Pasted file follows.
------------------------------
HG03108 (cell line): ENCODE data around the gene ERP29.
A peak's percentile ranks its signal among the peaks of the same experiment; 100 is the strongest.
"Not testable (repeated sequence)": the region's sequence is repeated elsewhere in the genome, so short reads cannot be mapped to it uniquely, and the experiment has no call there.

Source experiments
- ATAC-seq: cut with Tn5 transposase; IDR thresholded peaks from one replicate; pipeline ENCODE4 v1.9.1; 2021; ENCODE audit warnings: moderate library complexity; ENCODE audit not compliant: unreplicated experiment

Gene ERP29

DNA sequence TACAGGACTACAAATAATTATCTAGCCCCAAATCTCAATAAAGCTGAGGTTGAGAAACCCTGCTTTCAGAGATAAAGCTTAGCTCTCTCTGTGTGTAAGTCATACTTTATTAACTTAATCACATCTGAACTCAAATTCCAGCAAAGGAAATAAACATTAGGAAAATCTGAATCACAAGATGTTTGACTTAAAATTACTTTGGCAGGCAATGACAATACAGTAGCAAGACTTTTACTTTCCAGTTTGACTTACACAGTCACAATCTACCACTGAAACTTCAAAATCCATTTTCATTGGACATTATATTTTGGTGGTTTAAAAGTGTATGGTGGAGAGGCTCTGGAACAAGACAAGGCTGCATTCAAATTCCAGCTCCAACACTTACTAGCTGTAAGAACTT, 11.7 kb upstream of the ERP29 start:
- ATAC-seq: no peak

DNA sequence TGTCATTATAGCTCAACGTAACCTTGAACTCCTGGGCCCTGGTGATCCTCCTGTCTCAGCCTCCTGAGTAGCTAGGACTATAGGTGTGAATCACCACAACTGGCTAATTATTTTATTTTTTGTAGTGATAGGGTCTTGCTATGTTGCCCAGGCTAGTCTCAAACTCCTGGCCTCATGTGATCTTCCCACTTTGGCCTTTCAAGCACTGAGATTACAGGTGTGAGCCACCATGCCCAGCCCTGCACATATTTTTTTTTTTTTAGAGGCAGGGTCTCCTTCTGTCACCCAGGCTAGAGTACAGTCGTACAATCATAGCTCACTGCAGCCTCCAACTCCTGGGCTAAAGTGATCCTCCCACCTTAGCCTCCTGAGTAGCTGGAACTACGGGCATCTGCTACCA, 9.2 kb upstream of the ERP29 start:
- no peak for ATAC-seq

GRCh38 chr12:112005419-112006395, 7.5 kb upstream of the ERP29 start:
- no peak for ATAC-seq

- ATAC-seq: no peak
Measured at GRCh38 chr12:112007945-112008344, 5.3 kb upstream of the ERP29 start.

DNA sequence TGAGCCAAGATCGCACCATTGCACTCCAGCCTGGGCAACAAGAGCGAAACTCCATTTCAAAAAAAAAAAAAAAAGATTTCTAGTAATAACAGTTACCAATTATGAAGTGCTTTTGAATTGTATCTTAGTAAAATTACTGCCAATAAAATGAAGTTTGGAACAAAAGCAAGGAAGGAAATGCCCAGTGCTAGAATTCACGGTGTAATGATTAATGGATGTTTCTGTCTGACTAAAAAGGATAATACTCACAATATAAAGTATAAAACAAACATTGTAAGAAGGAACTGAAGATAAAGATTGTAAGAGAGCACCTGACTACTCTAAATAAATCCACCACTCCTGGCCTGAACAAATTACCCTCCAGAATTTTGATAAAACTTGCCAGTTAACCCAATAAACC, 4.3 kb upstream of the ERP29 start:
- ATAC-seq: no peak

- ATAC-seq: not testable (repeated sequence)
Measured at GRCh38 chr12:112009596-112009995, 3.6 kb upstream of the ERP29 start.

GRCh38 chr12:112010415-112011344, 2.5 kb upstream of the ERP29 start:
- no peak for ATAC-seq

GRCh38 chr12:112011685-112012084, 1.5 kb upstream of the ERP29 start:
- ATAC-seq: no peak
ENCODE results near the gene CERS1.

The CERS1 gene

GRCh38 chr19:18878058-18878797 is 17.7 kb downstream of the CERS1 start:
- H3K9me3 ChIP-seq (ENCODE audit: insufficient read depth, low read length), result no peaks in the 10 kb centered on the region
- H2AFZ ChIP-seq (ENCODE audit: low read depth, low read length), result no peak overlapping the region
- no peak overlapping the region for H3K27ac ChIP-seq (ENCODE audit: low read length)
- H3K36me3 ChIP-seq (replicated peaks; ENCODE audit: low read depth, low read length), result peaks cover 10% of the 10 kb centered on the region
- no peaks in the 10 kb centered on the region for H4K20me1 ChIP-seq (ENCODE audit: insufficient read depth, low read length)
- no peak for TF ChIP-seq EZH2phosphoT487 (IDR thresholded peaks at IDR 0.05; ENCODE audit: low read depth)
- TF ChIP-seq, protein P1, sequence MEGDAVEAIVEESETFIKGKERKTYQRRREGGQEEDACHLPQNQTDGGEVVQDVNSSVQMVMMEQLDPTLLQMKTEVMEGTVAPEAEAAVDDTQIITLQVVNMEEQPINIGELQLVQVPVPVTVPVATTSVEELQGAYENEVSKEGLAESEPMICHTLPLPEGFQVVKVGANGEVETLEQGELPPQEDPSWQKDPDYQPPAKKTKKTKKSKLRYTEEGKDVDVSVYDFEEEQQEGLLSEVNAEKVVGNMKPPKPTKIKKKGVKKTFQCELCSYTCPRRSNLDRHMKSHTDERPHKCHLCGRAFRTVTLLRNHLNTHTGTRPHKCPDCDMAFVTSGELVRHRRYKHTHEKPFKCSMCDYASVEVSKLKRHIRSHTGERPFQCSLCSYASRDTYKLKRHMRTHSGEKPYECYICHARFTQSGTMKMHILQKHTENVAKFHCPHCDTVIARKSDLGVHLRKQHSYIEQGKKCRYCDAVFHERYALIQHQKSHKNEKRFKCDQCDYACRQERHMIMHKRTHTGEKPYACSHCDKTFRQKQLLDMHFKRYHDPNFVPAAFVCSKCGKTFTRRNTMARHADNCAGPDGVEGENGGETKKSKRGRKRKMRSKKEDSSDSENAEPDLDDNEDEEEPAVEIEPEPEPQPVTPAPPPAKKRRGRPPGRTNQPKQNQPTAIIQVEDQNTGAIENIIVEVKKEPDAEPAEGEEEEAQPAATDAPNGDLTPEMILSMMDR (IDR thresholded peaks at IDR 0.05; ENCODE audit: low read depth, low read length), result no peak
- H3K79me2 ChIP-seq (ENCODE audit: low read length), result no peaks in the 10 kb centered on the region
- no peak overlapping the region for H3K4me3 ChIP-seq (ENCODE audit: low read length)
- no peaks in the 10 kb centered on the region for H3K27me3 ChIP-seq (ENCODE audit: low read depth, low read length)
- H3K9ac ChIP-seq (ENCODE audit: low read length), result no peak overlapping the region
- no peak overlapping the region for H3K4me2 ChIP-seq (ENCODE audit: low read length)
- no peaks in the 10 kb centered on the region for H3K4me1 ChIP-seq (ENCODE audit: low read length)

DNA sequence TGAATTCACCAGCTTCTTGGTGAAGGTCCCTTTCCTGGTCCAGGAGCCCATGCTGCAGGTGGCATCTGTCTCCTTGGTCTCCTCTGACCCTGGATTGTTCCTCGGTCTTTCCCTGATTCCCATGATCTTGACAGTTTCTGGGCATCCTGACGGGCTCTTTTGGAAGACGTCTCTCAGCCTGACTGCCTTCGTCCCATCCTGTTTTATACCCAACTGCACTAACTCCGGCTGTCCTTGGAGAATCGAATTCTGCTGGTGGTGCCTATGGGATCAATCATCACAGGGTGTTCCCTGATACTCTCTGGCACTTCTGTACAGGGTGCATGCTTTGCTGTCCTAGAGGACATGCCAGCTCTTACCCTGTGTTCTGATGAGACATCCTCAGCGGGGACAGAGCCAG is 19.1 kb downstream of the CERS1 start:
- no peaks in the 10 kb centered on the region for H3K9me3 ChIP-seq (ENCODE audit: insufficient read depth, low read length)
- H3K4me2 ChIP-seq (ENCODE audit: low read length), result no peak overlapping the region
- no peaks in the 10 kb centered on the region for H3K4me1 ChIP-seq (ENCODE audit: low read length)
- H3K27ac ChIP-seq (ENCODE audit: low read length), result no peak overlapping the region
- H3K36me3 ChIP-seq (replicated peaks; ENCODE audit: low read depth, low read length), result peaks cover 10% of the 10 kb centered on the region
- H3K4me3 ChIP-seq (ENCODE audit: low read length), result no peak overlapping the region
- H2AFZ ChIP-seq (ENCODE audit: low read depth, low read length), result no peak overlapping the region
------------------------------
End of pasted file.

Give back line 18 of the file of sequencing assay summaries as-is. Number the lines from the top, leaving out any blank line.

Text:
Measured at GRCh38 chr12:112009596-112009995, 3.6 kb upstream of the ERP29 start.